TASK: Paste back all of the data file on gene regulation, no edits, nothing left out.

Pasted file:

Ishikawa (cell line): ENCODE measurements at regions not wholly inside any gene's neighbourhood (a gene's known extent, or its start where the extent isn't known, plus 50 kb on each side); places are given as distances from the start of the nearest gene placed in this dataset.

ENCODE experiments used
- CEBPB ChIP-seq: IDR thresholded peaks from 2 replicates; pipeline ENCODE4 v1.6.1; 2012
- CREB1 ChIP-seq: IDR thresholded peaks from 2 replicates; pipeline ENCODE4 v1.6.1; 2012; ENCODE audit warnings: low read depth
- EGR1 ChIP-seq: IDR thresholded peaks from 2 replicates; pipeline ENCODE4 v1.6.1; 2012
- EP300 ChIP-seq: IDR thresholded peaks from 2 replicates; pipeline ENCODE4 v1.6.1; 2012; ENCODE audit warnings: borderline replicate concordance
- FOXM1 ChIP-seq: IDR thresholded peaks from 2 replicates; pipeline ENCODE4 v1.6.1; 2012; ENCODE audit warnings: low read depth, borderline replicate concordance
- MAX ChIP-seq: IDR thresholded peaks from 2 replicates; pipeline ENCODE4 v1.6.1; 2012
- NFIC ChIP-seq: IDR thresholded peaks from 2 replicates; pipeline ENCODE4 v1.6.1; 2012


Ishikawa (cell line): ENCODE measurements at regions not wholly inside any gene's neighbourhood (a gene's known extent, or its start where the extent isn't known, plus 50 kb on each side); places are given as distances from the start of the nearest gene placed in this dataset.

ENCODE experiments used
- CEBPB ChIP-seq: IDR thresholded peaks from 2 replicates; pipeline ENCODE4 v1.6.1; 2012
- CREB1 ChIP-seq: IDR thresholded peaks from 2 replicates; pipeline ENCODE4 v1.6.1; 2012; ENCODE audit warnings: low read depth
- EGR1 ChIP-seq: IDR thresholded peaks from 2 replicates; pipeline ENCODE4 v1.6.1; 2012
- EP300 ChIP-seq: IDR thresholded peaks from 2 replicates; pipeline ENCODE4 v1.6.1; 2012; ENCODE audit warnings: borderline replicate concordance
- FOXM1 ChIP-seq: IDR thresholded peaks from 2 replicates; pipeline ENCODE4 v1.6.1; 2012; ENCODE audit warnings: low read depth, borderline replicate concordance
- MAX ChIP-seq: IDR thresholded peaks from 2 replicates; pipeline ENCODE4 v1.6.1; 2012
- NFIC ChIP-seq: IDR thresholded peaks from 2 replicates; pipeline ENCODE4 v1.6.1; 2012